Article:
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Trump Scammed Inexperienced Investors Through Endorsement Deals, Lawsuit Claims

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In 2014, a financially struggling hospice caregiver in California decided to invest in a video phone marketing company by the name of ACN.

She knew little about business and even less about telecommunications, but a video heavily featuring Donald Trump’s endorsement of the company as “one of the best businesses” played at an ACN “training event” she attended allayed her fears.

The woman bought in, paying ACN a $499 “registration fee” to join the company, then forking over thousands more to attend “training events” all over the country over the next two years. 

Trump photos and the Trump video featured heavily in every seminar and twice-monthly meetings ― a fixture seemingly designed to ease questions of legitimacy and coax members to continue forking over cash. (For the thousands she put in, by the time the woman quit ACN, she had got back just $38.)

And according to a lawsuit filed in federal court in Manhattan on Monday, ACN, along with two other Trump-endorsed “business opportunities,” amounted to little more than predatory schemes that deliberately preyed on inexperienced, financially distressed investors. The suit, filed on behalf of four people who lost money in the get-rich-quick schemes, seeks class action status on behalf of thousands of similarly treated individuals. 

Copies of the Trump University's <i>How to Build Wealth</i>&nbsp;at a Barnes &amp; Noble store in&nbsp;2005 in New York City.


Scott Gries via Getty Images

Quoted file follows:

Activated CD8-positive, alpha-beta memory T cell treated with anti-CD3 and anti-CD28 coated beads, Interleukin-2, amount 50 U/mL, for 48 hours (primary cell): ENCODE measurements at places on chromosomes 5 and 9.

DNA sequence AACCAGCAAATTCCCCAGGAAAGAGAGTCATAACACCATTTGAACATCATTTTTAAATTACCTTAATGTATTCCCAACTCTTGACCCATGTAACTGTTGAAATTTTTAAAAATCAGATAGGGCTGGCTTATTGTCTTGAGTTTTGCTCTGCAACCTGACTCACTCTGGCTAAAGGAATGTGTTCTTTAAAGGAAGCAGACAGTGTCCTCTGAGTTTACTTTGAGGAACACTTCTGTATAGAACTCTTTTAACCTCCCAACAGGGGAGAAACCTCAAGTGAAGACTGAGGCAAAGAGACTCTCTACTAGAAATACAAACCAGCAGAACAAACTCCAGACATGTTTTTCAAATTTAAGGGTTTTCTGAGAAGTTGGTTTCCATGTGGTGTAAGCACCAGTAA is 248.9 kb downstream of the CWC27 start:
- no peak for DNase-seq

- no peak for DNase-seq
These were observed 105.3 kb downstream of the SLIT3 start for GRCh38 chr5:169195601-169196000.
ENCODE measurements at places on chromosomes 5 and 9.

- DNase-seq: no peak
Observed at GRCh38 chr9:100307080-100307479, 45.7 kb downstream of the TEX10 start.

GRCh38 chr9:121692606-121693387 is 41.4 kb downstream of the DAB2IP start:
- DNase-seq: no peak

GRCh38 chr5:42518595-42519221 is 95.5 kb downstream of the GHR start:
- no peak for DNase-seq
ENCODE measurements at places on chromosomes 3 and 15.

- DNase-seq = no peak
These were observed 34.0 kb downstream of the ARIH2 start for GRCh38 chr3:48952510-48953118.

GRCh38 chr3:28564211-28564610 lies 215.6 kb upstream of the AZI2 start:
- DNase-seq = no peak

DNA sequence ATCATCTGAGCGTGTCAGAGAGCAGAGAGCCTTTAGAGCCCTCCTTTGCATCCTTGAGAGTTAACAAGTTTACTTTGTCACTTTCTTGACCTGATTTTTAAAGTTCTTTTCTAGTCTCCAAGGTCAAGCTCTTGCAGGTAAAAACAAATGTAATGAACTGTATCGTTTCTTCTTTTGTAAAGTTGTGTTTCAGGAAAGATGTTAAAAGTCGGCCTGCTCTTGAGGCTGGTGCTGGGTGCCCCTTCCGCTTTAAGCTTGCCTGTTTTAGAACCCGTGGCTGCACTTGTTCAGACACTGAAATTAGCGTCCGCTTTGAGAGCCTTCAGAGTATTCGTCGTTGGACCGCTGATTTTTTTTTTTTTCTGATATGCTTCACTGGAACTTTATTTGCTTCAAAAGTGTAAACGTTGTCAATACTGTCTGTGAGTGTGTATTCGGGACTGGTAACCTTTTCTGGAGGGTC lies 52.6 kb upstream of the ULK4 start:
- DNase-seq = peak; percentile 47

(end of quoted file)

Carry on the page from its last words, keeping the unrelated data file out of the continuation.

Copies of the Trump University’s How to Build Wealth at a Barnes & Noble store in 2005 in New York City. A lawsuit has accused Donald Trump and the Trump Organization of defrauding investors.

The lawsuit claims ACN secretly paid Trump millions of dollars for his endorsement (Trump claimed in his ACN promo that his endorsement was “not for any money”) in exchange for his falsely portraying ACN and several other schemes as legitimate business opportunities.

In addition to ACN, the suit mentions the Trump Network, which peddled bogus “personalized” vitamin regimens, and the Trump Institute, which, like the similarly legally embroiled Trump University, charged attendees as much as $35,000 to attend multiday seminars on Trump’s real estate “secrets,” as examples of other similar schemes. (The Trump Institute also reportedly plagiarized some of its course materials and received an F rating from the Better Business Bureau.) 

The suit describes the Trump endorsements together as “a pattern of racketeering activity.”

Donald Trump, the Trump Organization, Donald Trump Jr., Eric Trump and Ivanka Trump are listed as co-defendants in the suit.

“The Trumps conned each of these victims into giving up hundreds or thousands of dollars ― losses that many experienced as devastating and life altering,” the suit claims. “Surely the Trumps dismissed these amounts (and the lives they wrecked) as trivial. But by defrauding so many for so long, the Trumps made millions.”

In a statement to The New York Times, which first reported the story, the Trump Organization dismissed the suit as a “completely meritless” attempt to push a political agenda:

Read the full 160-page filing, below:



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Here Are Some Of The Most Outrageous Perks Cities Offered Amazon

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Did Amazon successfully trick cities and states around the country into a bidding war that gave it leverage to negotiate with the two cities ― New York City and Arlington, Virginia ― it planned to launch in all along?

The company will probably never say, but the range of perks that so many places offered hints at just how much control Amazon, a company headed by the richest man in the world, wielded in this year-long game. 

Not all governments have released the details of their bids, but those that have showed just how much they were willing to put on the line. Aside from the billions in tax incentives most locales offered, here’s a look at five of the most outrageous things governments brought to the table ― often at the expense of taxpayers. 

Free Pets, Hotel Rooms, Aquarium Memberships And More

Dallas is perhaps the best instance of a city’s willingness to sweeten the deal with extravagant perks, offering up taxpayer dollars to provide free things to Amazon employees.